Trailblazer: A naval diver, tough as the guys

SINGAPORE - Naval diver Esther Tan almost did not make history as the crack unit's first-ever female in 2001.

She finished among the top of her naval officer cadet batch and aced her physical and medical tests, but she was not picked for the final - and most crucial - interview to qualify for the Naval Diving Unit.

The indignant 25-year-old challenged the decision. "I knew I had fulfilled all requirements so I just asked what else I lacked," she recalled.

That paid off and she landed an interview with the unit's then commander. Among other things, she could run 6km within 28 minutes and swim 50m in under a minute.

"All I thought was to convince him that I was confident that I could do it," she said.

She was accepted into the elite unit and went on to specialise in search-and-rescue operations and explosive ordnance disposal. She is now a major.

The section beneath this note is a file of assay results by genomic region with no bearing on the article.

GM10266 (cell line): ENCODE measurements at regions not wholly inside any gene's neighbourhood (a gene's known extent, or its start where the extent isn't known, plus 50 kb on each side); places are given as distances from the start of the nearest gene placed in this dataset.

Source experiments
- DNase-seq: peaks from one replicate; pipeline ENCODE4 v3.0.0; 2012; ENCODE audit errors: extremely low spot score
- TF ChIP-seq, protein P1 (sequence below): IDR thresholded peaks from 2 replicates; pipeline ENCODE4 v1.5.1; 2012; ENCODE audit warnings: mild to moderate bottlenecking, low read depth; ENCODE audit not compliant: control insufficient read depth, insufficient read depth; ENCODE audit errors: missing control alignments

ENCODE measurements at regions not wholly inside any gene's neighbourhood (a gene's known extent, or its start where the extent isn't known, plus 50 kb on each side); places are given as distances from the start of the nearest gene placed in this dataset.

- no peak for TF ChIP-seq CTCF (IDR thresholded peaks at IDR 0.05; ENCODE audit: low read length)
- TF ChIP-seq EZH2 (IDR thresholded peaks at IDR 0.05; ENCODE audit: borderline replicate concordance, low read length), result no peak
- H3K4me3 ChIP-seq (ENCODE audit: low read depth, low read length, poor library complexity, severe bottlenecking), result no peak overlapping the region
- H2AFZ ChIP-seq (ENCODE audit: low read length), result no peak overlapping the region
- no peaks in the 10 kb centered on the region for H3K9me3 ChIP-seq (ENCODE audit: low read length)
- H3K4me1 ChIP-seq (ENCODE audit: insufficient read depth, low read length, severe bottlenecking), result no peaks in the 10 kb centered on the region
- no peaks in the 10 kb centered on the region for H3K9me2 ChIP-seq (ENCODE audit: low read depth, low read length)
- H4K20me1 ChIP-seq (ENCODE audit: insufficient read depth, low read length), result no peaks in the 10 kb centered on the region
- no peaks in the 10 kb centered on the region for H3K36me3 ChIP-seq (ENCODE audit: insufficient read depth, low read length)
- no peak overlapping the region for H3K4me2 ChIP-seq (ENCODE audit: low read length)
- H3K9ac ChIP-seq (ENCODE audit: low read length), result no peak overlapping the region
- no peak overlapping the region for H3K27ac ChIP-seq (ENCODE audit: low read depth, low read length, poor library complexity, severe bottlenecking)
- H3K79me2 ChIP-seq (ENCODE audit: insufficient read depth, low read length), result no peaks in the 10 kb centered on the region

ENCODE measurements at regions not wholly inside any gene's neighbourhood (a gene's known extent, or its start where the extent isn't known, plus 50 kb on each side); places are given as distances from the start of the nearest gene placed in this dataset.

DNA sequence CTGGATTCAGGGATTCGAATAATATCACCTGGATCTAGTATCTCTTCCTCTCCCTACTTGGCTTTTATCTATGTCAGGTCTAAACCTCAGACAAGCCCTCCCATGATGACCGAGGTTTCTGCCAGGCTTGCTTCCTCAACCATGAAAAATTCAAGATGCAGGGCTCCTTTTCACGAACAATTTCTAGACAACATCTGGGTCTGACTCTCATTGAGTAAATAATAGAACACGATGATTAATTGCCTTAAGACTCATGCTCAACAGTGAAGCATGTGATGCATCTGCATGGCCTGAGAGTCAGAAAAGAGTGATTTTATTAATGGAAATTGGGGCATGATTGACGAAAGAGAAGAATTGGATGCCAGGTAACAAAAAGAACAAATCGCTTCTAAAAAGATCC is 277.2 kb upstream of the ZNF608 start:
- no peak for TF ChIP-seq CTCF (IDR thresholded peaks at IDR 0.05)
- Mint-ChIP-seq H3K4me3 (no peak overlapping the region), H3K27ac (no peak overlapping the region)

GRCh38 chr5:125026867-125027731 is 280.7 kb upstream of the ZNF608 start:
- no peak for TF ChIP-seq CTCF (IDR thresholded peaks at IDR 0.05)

Despite blazing the trail as the first woman naval diver, the avid triathlete, who has taken part in more than 30 international marathons, triathlons, and Ironman and adventure races, still had to overcome her peers' pre-conceived notions.

"They wanted to tie knots on a rope, thinking they were helping to make it easier for me to climb up and clear the obstacle, but I just told them, 'No need'," she recalled.

She eventually broke the barriers with the men and became good friends with them.

These days, the tanned 38-year-old works in the navy's intelligence department. She runs every other day and spends two hours working out in the gym on weekends. This is to build up her strength and stamina so she can still carry up to 39kg of load and weapons underwater.

She said: "If a woman is competent and has leadership qualities, her career shouldn't be hampered by her shape, her size or her gender."

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